• Daytime – Rabbits minimize daytime activity to avoid predators but will cautiously feed. Watch for them along field edges.

  • Late afternoon – A few hours before sunset, rabbits start emerging to feed again while cover is still ample.

  • Dusk – Feeding activity peaks as the sun goes down. Rabbits will be out on lawns, pastures, and roadsides grazing.

  • Night – Where human presence is minimal, rabbits continue grazing under the cover of darkness. Moonlight aids visibility.

  • Overcast days – Rabbits expand daytime feeding on darker, stormy days when potential predators are less visible.

Notice that rabbits focus their feeding around the lower light conditions of dawn and dusk. This helps conceal them from predators like hawks, foxes, and coyotes that rely on vision to hunt.

Is it okay to feed wild rabbits?

Most wildlife experts advise against routinely feeding healthy wild rabbits. Rabbits are adapted to find all the food they need in the wild. Feeding can make them dependent on handouts, negatively alter their natural behaviors, and attract predators.

However, supplemental feeding can be beneficial in some circumstances, such as extreme winter weather when natural food is scarce. The key is moderation. Follow some general guidelines if you choose to offer food:

  • Only feed during inclement weather when fewer natural options are available. Avoid feeding in spring, summer, and fall.

  • Limit feedings to once every few days at the same location and time. Don't feed daily.

  • Provide only enough for the rabbits present to finish in one sitting, not unlimited buffets.

  • Offer healthy natural foods rabbits recognize, not inappropriate human foods.

  • Stop feeding once conditions improve so rabbits return to self-foraging.

  • Don't attempt to tame or touch any wild rabbits.

Occasional winter feeding can provide needed calories but should not replace their natural foraging activities long term.

Vegetable scraps

Leftover vegetable pieces from preparing human food can supplement rabbits' diets in winter. Stick to vegetarian produce free of fat, dressing, or seasoning. Good options include:

  • Carrot and sweet potato ends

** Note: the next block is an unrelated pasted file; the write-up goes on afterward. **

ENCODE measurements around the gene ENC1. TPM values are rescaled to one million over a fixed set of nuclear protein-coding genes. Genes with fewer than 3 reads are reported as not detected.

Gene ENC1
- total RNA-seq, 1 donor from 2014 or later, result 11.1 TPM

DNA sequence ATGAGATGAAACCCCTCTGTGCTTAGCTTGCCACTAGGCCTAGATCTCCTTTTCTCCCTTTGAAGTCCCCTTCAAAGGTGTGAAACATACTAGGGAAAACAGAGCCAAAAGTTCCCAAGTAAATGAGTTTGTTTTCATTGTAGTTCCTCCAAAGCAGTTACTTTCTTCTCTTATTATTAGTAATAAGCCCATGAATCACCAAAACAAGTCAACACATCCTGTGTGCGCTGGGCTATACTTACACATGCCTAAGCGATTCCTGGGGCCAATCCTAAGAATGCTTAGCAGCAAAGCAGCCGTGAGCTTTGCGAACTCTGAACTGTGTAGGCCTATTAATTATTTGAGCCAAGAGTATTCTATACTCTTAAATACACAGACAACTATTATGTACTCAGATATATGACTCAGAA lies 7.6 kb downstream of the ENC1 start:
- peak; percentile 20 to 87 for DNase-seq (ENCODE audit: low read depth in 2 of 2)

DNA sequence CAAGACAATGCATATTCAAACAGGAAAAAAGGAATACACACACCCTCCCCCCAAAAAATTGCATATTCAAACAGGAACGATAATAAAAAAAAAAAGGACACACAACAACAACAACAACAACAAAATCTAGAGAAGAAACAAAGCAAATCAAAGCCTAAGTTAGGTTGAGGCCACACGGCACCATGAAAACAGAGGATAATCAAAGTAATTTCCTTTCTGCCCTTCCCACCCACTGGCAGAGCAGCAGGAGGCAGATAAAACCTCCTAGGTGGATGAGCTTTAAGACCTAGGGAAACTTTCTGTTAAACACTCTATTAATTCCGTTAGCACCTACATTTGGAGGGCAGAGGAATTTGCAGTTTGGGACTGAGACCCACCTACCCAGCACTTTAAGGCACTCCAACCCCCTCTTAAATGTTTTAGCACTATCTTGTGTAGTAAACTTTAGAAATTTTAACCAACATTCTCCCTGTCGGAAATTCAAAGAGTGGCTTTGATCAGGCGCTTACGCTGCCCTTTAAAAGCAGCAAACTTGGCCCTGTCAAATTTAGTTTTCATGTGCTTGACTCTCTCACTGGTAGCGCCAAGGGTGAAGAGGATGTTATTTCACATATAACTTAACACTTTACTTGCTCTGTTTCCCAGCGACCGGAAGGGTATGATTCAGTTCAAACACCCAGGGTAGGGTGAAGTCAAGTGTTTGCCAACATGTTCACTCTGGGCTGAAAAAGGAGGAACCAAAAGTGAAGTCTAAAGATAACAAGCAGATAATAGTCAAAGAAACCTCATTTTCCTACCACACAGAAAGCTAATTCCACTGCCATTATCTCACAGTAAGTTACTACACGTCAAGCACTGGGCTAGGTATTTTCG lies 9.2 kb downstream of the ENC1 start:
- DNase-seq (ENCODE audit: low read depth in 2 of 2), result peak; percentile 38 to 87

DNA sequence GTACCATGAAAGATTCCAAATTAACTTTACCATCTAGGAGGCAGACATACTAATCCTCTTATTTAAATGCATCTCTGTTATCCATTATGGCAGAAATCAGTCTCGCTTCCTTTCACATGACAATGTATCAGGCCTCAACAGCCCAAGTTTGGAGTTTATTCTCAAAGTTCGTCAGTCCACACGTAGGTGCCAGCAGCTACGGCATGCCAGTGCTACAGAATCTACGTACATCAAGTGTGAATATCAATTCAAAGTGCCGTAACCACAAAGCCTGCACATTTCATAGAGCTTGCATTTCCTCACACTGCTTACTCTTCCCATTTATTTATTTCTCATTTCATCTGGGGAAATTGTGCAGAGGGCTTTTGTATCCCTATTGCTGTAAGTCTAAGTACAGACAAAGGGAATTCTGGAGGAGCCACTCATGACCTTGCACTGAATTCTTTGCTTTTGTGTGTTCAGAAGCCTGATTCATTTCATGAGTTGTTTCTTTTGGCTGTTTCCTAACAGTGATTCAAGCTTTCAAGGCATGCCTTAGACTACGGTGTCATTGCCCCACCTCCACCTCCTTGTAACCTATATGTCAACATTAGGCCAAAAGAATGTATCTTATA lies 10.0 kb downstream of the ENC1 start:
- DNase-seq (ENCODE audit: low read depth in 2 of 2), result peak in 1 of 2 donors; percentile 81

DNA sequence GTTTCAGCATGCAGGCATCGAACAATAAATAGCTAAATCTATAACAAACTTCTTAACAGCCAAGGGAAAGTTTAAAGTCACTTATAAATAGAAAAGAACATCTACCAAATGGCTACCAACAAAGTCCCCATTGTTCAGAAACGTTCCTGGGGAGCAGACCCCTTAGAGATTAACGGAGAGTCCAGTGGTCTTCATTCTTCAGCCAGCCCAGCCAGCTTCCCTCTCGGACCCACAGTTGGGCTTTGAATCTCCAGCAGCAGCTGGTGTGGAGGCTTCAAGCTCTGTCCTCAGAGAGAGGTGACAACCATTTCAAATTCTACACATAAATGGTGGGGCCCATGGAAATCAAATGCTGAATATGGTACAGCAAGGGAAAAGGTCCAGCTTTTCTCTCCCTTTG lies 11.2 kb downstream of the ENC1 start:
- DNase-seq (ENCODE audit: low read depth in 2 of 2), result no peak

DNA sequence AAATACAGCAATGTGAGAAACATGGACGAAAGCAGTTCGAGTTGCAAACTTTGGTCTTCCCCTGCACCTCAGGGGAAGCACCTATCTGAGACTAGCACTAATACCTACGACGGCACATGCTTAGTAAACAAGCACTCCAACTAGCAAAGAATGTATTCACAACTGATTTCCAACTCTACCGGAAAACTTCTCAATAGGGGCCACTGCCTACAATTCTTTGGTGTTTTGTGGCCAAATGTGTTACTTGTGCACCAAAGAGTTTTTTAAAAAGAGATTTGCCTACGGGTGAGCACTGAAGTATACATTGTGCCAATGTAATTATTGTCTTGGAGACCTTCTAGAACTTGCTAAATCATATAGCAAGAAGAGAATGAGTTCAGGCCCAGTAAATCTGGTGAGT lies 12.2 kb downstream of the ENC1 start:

• Romaine lettuce leaves
  • Broccoli and cauliflower stalks
  • Celery ends and leaves
  • Bruised or spotty apples
  • Soft melons rinds
  • Corn husks and cobs
  • Green bean and pea vines

Chop large discards into bite-sized pieces. Mix vegetable scraps together to provide variety. Scatter them in a pile on the ground in the morning when rabbits are most active. Avoid leaving produce overnight to prevent spoilage. Monitor and adjust amounts so none is left uneaten.

Hay or dried grass

Loose hay or straw makes an excellent winter supplement that mimics rabbits’ natural dry vegetation. Look for untreated grass hay, oat hay, timothy hay, brome hay, or wheat straw. Avoid alfalfa which has too much calcium and protein.

Scatter a small handful or flake in a sheltered spot out of wetness. Dried grass provides essential roughage and helps rabbits pass food through their digestive systems when fresh greens are lacking. Grass hay is also nutritious, high in fiber, and low in calories, meeting rabbits’ winter needs.

Commercial dry rabbit food

Specially formulated commercial rabbit pellets are made to meet domestic rabbits' nutritional needs. These extruded dry foods can also be offered very sparingly to wild rabbits in winter. Select a timothy or grass based pellet.

A small handful once a week helps supplement protein, vitamins, and minerals. The pellets provide concentrate nutrition in a small volume rabbits can quickly eat. Scatter pellets on the ground like you would vegetable scraps or hay. Don't leave large amounts that could become waterlogged.

The natural way to feed wild rabbits

The healthiest way to support wild rabbits is to nurture their natural food sources. Some easy ways to supplement their habitat include:

  • Plant or protect stands of brush for winter browsing. Rabbits favor wild rose, blackberry, raspberry, and sumac.

  • Allow goldenrod, clover, plantain, and dandelions to thrive in untended corners. These are favored rabbit foods.

  • Leave fallen tree branches and dead shrubs for rabbits to gnaw on.

  • Maintain brush piles they can hide and nest in while foraging.

  • When pruning fruit trees, leave the trimmings for rabbits to eat the bark.